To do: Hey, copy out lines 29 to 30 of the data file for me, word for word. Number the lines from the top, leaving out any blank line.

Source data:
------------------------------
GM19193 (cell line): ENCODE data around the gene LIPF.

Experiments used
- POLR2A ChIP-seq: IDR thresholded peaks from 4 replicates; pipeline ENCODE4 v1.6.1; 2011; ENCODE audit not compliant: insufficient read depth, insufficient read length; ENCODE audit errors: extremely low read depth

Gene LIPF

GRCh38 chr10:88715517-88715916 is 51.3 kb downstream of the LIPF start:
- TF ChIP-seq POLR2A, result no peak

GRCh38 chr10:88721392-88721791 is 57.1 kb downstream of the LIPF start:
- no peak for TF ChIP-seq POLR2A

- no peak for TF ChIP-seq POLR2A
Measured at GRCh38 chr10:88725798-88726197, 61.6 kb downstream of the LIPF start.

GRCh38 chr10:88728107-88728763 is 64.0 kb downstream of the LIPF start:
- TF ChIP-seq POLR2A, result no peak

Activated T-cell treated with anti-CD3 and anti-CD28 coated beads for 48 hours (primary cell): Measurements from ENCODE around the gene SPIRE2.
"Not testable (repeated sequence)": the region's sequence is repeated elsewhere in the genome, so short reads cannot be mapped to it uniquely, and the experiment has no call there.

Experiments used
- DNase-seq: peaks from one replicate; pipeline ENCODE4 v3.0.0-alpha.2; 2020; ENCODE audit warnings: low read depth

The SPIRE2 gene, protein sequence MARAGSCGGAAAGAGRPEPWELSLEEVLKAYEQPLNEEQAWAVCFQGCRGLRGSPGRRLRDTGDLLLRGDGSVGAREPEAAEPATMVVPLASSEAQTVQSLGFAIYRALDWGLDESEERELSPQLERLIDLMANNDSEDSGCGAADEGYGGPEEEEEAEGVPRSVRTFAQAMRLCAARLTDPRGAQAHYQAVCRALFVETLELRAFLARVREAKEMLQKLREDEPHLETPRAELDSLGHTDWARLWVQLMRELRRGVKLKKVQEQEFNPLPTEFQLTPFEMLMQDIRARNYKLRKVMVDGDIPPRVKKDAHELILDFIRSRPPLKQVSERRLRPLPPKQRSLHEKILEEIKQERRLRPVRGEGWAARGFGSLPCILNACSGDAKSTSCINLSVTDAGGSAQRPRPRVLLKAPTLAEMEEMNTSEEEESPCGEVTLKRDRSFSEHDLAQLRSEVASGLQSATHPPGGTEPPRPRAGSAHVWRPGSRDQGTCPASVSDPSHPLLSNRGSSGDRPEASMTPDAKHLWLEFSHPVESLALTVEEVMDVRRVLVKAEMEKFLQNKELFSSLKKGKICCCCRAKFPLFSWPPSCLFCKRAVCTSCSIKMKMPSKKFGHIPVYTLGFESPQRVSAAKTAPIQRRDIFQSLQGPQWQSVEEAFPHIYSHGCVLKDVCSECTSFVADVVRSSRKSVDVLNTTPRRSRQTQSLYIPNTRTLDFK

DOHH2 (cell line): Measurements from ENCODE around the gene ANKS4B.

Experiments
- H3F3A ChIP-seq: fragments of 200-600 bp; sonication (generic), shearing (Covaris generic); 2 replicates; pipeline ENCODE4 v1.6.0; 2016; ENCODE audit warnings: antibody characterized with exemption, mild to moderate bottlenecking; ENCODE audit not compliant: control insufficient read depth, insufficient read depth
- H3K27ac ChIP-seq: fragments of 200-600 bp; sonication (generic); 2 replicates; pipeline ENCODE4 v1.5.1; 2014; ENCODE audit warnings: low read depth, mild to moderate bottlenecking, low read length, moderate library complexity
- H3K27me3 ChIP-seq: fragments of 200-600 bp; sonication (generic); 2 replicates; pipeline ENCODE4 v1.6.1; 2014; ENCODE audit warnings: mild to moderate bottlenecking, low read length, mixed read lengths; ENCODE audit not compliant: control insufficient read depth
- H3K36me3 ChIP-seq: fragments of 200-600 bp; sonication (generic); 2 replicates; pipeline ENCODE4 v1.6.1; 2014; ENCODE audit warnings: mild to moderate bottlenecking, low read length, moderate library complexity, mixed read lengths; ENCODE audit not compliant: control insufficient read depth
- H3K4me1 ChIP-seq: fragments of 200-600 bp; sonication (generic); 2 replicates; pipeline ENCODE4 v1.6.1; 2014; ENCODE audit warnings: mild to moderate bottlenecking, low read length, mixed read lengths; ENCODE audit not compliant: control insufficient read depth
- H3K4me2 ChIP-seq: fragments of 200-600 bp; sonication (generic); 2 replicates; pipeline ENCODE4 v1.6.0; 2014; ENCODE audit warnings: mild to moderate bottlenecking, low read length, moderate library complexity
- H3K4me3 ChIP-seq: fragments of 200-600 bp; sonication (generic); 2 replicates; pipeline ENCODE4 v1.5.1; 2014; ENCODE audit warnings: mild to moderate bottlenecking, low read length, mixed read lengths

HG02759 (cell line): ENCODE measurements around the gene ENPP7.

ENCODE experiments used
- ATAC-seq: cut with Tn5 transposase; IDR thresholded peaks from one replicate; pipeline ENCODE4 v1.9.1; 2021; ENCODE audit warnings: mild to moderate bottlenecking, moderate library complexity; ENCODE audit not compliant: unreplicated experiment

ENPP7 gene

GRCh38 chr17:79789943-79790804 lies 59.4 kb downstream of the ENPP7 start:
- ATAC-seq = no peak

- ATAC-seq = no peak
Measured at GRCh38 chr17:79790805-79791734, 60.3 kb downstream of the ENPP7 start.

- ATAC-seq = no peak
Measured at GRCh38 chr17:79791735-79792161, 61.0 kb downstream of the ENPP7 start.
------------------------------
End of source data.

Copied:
- ATAC-seq: cut with Tn5 transposase; IDR thresholded peaks from one replicate; pipeline ENCODE4 v1.9.1; 2021; ENCODE audit warnings: mild to moderate bottlenecking, moderate library complexity; ENCODE audit not compliant: unreplicated experiment

ENPP7 gene